Enlarged with frontal bossing
What is the defect with osteogenesis imperfecta?
Abnormalities of type I collagen synthesis results in extreme bone fragility and thinning of bone cortex and trabeculae
What is the genetic cause of osteogenesis imperfecta, and what is the inheritance pattern?
Mutations in alpha 1 and 2 collagen chains
What is type I OI?
increased risk of fracture, but is usually not deforming
What is type II OI?
Lethal--multiple fractures in utero with fetal demise
What is OI type III and IV?
What happens to the bone with OI?
Thinning of the cortex and trabeculae, with reduced numbers of trabeculae
What are the eye findings with OI?
What are the dental findings of patients with OI?
Amber, yellowish brown or translucent
What may happen to hearing with OI?
True or false: patients with OI have a normal survival rate
What happens to the bones in type III and IV OI?
Bowing and breaking
What is osteopetrosis?
Marble bone disease--group of genetic diseases caused by decreased osteoclastic bone resorption, leading to diffuse skeletal sclerosis
What is the inheritance pattern of Osteopetrosis?
What is the major cellular issue with osteopetrosis?
Defective osteoclastic activity, leading to abnormally thickened, heavily mineralized, and brittle bone
What causes the hematological abnormalities with osteopetrosis?
Encroachment on the bone marrow leads to reduced cellular proliferation
What are the features of the clinical presentation of osteopetrosis?
-CN palsies from compression
-Increased infx susceptibility
What is the role of bone marrow transplant with osteopetrosis?
helpful--provides progenitor cells which produce normal osteoclasts, which can reverse many of the skeletal abnormalities
What are the primary causes of osteoporosis?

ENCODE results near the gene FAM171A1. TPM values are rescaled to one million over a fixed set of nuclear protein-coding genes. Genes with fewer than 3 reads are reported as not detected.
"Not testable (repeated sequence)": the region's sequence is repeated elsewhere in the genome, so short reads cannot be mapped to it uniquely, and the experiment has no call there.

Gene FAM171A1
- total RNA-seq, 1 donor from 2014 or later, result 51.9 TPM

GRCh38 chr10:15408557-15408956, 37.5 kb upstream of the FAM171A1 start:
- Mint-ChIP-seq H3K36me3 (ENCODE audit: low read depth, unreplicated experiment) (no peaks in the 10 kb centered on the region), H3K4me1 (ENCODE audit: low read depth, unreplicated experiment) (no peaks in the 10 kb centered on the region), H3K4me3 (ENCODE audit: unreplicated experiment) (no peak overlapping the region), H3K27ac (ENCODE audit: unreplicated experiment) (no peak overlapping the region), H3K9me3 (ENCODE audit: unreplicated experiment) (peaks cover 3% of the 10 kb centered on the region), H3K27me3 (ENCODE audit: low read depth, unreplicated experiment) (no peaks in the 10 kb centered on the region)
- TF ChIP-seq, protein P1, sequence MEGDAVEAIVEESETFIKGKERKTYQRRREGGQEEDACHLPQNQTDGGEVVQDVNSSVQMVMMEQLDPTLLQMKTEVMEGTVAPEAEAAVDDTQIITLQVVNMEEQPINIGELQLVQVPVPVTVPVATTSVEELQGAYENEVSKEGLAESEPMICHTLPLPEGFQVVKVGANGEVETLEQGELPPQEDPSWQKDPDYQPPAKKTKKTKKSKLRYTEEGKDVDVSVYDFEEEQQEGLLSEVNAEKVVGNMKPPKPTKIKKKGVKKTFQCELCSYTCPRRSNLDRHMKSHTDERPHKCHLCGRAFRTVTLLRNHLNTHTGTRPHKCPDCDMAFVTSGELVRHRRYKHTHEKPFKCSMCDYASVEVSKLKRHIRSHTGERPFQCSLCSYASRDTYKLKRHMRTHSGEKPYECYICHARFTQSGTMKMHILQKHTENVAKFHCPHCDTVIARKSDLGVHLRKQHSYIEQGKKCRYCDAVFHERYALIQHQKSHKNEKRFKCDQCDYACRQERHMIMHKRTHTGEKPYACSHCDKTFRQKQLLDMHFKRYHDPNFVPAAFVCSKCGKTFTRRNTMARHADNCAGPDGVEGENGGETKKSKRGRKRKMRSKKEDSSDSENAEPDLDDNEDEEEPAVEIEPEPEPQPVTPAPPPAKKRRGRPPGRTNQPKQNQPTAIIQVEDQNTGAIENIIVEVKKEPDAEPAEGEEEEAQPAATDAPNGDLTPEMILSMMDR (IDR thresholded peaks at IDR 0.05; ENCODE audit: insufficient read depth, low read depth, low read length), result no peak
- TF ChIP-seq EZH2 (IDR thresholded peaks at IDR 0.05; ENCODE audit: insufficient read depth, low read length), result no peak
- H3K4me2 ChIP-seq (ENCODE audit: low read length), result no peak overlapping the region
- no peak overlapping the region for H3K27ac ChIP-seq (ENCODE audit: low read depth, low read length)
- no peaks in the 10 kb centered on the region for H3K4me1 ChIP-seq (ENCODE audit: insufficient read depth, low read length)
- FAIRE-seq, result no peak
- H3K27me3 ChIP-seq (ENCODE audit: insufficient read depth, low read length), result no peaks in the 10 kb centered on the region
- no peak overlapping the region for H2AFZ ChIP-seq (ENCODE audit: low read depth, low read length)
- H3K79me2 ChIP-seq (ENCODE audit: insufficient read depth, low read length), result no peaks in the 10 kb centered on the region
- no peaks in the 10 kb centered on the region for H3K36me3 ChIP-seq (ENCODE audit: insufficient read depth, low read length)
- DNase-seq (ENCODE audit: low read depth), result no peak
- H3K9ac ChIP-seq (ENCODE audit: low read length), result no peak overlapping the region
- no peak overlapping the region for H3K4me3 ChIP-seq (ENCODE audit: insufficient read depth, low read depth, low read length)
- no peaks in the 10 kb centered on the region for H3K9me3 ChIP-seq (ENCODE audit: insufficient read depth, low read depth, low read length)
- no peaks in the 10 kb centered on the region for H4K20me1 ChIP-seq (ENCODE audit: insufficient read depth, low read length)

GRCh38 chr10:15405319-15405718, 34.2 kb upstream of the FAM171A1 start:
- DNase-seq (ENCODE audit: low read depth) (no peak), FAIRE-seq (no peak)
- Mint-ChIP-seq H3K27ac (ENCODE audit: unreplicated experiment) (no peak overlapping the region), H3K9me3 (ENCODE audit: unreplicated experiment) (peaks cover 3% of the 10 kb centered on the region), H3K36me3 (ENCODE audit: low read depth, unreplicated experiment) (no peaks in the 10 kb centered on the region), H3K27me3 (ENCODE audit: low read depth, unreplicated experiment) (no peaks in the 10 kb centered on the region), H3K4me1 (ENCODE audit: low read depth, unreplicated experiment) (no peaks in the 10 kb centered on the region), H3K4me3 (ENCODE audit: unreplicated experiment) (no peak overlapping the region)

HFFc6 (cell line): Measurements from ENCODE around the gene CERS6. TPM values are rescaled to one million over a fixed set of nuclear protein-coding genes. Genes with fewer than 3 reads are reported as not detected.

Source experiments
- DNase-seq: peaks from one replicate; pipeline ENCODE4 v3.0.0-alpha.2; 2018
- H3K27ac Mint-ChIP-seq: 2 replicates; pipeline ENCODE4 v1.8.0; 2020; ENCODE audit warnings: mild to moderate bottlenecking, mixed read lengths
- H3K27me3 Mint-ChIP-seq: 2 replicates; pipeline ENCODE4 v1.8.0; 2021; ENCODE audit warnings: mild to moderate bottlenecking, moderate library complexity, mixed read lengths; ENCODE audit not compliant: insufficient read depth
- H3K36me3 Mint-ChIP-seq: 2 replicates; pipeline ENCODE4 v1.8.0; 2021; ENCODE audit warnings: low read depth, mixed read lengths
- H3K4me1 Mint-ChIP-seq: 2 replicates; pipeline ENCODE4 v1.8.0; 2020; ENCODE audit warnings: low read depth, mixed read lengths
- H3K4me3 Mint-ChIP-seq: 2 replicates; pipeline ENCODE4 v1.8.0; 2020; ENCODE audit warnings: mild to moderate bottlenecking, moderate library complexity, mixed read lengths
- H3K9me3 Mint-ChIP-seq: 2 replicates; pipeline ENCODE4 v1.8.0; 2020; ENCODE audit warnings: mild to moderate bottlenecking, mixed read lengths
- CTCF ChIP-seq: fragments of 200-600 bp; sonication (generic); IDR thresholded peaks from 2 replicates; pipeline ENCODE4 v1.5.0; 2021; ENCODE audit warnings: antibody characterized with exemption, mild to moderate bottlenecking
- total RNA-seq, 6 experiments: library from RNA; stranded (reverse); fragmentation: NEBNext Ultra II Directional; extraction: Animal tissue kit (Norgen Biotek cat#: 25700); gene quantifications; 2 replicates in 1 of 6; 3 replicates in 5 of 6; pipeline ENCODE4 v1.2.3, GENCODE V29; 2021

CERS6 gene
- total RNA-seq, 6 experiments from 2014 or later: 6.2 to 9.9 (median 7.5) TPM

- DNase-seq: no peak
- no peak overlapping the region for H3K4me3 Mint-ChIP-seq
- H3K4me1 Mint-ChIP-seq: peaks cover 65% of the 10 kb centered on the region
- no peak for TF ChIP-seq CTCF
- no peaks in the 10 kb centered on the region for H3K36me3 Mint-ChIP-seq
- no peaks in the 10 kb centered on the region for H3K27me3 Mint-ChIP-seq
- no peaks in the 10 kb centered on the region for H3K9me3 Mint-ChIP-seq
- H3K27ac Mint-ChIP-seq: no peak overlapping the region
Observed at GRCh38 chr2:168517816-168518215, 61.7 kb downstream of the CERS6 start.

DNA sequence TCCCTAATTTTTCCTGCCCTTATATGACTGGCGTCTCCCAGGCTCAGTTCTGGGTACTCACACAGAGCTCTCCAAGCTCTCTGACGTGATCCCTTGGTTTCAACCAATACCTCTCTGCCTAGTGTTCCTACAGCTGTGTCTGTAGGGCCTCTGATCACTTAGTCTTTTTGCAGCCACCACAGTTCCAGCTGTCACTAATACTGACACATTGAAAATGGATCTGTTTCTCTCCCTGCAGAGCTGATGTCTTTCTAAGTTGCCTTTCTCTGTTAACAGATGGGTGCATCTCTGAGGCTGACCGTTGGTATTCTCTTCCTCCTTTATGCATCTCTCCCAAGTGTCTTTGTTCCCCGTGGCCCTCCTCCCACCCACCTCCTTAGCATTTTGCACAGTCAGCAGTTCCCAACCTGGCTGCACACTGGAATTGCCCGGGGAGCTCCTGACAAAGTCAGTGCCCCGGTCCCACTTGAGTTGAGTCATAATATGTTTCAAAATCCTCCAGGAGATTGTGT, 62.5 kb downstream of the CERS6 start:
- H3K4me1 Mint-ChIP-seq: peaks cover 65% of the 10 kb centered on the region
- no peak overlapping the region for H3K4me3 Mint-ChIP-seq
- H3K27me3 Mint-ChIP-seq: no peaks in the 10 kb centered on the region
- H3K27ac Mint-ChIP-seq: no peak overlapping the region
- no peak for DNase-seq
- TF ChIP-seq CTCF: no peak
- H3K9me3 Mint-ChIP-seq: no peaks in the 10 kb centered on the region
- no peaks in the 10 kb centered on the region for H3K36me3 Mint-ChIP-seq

What are the common secondary causes of osteoporosis?
What, generally, is the pathophysiology of osteoporosis?
Reduction of bone mass
What are the histological findings of osteoporosis?
-Cortex and trabeculae are thinned, but remain of normal composition
-Increase porosity of the bone
By the time you're able to diagnose osteoporosis be x-ray, what percent of bone is lost?
What bones are particularly affected with osteoporosis?
Trabecular bone, such as, weight bearing bones
what is the role of estrogen in preventing bone formation?
-Increased production of osteoprotegerin
-Increase in collagen synthesis by osteoblasts
What happens when estrogen levels fall with bone formation?
-Increased production of RANKL
What are wedge fractures?
When the anterior column of the vertebral body is compressed, leading to kyphosis, but usually with preservation of the spinal cord
What are burst fractures?
Axial load disrupts the anterior, middle, and/or posterior columns, frequently leading to disruption of the spinal cord
What happens to the vertebral bodies with osteoporosis?
How do glucocorticoids cause osteoporosis? (3)
Increase in osteoclast survival, decrease in osteoblastogenesis, and increased apoptosis of osteocytes
What causes rickets and osteomalacia?
Defective mineralization caused by vit D deficiency
What is the effect of rickets in children?
heaping of unmineralized matrix leads to softening of bones and increased fractures
What are the causes of Vit D deficiency in the developed world?
What are the s/sx of osteomalacia?
-Mottled areas of bone lucency
What are the s/sx of rickets?
-bowing of the legs
What is the Rachitic rosary? What causes it?
-The prominent knobs of bone at the costochondral joints of rickets patients
-Bones grow in thickness, but not length